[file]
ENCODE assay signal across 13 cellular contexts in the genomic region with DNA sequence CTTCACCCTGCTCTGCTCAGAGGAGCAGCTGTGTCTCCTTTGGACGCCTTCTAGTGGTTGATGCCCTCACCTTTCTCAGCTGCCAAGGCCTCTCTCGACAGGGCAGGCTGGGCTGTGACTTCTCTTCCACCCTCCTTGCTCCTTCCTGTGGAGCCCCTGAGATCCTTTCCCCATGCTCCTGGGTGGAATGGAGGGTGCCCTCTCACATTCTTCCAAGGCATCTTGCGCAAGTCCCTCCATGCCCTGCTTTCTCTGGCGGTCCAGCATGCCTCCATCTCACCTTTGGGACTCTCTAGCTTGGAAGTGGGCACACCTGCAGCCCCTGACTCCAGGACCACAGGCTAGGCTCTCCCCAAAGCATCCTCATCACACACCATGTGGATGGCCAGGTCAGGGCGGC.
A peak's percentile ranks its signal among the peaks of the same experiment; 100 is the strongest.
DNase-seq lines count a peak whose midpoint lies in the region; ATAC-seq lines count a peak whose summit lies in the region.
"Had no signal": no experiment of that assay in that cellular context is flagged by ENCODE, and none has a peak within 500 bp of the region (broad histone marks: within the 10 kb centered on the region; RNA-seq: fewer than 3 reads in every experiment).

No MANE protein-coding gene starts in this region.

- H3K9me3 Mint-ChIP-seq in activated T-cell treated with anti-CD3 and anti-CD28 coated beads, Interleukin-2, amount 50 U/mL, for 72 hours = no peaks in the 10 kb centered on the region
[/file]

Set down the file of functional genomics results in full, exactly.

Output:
ENCODE assay signal across 13 cellular contexts in the genomic region with DNA sequence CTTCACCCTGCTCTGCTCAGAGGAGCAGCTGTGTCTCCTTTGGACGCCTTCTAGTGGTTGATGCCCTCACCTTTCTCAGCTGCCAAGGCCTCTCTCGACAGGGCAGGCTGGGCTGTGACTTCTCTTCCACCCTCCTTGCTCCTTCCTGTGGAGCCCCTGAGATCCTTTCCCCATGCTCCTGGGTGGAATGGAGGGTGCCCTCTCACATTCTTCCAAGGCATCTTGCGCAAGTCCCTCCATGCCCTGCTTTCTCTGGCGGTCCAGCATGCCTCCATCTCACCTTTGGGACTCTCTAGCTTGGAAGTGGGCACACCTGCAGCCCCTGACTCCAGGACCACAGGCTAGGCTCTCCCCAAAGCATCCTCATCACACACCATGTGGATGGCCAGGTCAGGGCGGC.
A peak's percentile ranks its signal among the peaks of the same experiment; 100 is the strongest.
DNase-seq lines count a peak whose midpoint lies in the region; ATAC-seq lines count a peak whose summit lies in the region.
"Had no signal": no experiment of that assay in that cellular context is flagged by ENCODE, and none has a peak within 500 bp of the region (broad histone marks: within the 10 kb centered on the region; RNA-seq: fewer than 3 reads in every experiment).

No MANE protein-coding gene starts in this region.

- H3K9me3 Mint-ChIP-seq in activated T-cell treated with anti-CD3 and anti-CD28 coated beads, Interleukin-2, amount 50 U/mL, for 72 hours = no peaks in the 10 kb centered on the region